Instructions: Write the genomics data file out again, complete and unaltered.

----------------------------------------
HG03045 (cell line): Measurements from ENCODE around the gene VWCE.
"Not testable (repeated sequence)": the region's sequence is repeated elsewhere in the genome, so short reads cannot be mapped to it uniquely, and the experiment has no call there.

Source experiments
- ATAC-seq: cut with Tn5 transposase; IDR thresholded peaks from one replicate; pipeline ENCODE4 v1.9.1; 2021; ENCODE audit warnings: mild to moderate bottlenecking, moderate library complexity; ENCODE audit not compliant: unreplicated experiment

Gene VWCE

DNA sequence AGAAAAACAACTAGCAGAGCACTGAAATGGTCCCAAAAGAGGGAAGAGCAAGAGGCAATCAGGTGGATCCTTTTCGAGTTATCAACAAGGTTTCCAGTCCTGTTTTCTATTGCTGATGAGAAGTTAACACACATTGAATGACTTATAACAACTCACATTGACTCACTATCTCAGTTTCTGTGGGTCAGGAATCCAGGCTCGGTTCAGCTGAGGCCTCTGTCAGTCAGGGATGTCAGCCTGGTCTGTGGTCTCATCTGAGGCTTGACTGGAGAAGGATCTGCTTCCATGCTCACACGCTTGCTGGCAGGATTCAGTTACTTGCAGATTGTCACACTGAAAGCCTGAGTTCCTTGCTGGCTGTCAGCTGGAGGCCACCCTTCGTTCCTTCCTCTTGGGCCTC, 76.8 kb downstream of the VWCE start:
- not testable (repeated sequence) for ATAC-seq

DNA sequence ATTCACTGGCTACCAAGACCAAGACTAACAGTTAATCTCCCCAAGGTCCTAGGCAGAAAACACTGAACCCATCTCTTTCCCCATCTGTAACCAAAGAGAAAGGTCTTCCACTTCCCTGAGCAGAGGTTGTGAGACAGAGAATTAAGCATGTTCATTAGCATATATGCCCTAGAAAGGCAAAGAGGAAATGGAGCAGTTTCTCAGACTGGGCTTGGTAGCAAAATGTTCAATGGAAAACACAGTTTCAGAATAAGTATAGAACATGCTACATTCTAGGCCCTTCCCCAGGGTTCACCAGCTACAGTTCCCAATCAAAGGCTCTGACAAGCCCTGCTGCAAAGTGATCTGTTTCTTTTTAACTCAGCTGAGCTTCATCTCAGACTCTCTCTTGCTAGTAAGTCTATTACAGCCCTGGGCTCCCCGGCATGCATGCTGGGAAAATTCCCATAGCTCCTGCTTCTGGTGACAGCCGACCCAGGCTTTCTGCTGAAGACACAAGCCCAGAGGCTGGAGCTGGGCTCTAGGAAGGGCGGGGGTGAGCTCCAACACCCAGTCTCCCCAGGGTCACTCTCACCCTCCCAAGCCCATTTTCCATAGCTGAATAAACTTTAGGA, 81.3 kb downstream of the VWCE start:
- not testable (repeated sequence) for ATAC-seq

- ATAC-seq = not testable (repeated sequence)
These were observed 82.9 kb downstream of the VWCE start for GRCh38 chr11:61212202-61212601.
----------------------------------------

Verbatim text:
HG03045 (cell line): Measurements from ENCODE around the gene VWCE.
"Not testable (repeated sequence)": the region's sequence is repeated elsewhere in the genome, so short reads cannot be mapped to it uniquely, and the experiment has no call there.

Source experiments
- ATAC-seq: cut with Tn5 transposase; IDR thresholded peaks from one replicate; pipeline ENCODE4 v1.9.1; 2021; ENCODE audit warnings: mild to moderate bottlenecking, moderate library complexity; ENCODE audit not compliant: unreplicated experiment

Gene VWCE

DNA sequence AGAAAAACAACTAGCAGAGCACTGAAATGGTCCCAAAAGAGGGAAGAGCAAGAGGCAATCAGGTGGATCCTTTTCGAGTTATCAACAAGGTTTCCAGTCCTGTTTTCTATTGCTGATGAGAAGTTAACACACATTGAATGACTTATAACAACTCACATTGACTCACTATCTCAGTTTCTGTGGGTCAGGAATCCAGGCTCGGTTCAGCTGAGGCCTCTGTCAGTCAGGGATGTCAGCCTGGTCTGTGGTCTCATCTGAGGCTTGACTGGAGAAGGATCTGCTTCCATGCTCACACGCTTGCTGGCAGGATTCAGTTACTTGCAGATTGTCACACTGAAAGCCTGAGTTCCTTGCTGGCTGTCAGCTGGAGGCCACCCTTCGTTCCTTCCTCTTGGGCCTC, 76.8 kb downstream of the VWCE start:
- not testable (repeated sequence) for ATAC-seq

DNA sequence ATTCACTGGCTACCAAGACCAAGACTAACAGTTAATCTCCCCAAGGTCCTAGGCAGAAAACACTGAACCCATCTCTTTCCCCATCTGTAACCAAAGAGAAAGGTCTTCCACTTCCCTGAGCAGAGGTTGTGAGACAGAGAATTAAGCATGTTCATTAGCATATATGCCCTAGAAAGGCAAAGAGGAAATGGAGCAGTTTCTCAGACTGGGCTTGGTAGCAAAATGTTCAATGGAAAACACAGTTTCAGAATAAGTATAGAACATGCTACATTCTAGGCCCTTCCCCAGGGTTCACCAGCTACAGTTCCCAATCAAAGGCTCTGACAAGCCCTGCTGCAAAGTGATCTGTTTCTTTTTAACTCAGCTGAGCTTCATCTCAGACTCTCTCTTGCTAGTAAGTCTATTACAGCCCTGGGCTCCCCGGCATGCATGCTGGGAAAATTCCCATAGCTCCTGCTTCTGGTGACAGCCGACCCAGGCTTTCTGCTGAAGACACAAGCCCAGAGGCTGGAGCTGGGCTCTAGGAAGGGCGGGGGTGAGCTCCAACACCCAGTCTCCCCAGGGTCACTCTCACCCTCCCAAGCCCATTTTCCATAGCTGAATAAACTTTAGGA, 81.3 kb downstream of the VWCE start:
- not testable (repeated sequence) for ATAC-seq

- ATAC-seq = not testable (repeated sequence)
These were observed 82.9 kb downstream of the VWCE start for GRCh38 chr11:61212202-61212601.